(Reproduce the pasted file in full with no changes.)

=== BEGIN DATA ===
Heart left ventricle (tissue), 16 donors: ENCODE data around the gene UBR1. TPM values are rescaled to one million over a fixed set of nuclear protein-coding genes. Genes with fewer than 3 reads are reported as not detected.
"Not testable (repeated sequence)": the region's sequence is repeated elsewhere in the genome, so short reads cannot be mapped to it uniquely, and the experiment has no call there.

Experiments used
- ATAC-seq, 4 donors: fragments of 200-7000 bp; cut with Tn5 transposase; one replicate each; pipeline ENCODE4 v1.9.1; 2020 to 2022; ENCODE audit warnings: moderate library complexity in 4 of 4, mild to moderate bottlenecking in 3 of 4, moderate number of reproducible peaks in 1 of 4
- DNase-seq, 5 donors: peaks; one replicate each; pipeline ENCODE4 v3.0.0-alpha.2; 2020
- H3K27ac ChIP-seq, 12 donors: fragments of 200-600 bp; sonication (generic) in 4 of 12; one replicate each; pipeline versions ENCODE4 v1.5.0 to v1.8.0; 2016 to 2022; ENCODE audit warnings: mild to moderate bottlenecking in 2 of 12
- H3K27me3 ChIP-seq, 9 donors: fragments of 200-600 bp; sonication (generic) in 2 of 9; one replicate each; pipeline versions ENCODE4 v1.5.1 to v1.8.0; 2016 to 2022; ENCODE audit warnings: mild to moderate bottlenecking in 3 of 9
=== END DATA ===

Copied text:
Heart left ventricle (tissue), 16 donors: ENCODE data around the gene UBR1. TPM values are rescaled to one million over a fixed set of nuclear protein-coding genes. Genes with fewer than 3 reads are reported as not detected.
"Not testable (repeated sequence)": the region's sequence is repeated elsewhere in the genome, so short reads cannot be mapped to it uniquely, and the experiment has no call there.

Experiments used
- ATAC-seq, 4 donors: fragments of 200-7000 bp; cut with Tn5 transposase; one replicate each; pipeline ENCODE4 v1.9.1; 2020 to 2022; ENCODE audit warnings: moderate library complexity in 4 of 4, mild to moderate bottlenecking in 3 of 4, moderate number of reproducible peaks in 1 of 4
- DNase-seq, 5 donors: peaks; one replicate each; pipeline ENCODE4 v3.0.0-alpha.2; 2020
- H3K27ac ChIP-seq, 12 donors: fragments of 200-600 bp; sonication (generic) in 4 of 12; one replicate each; pipeline versions ENCODE4 v1.5.0 to v1.8.0; 2016 to 2022; ENCODE audit warnings: mild to moderate bottlenecking in 2 of 12
- H3K27me3 ChIP-seq, 9 donors: fragments of 200-600 bp; sonication (generic) in 2 of 9; one replicate each; pipeline versions ENCODE4 v1.5.1 to v1.8.0; 2016 to 2022; ENCODE audit warnings: mild to moderate bottlenecking in 3 of 9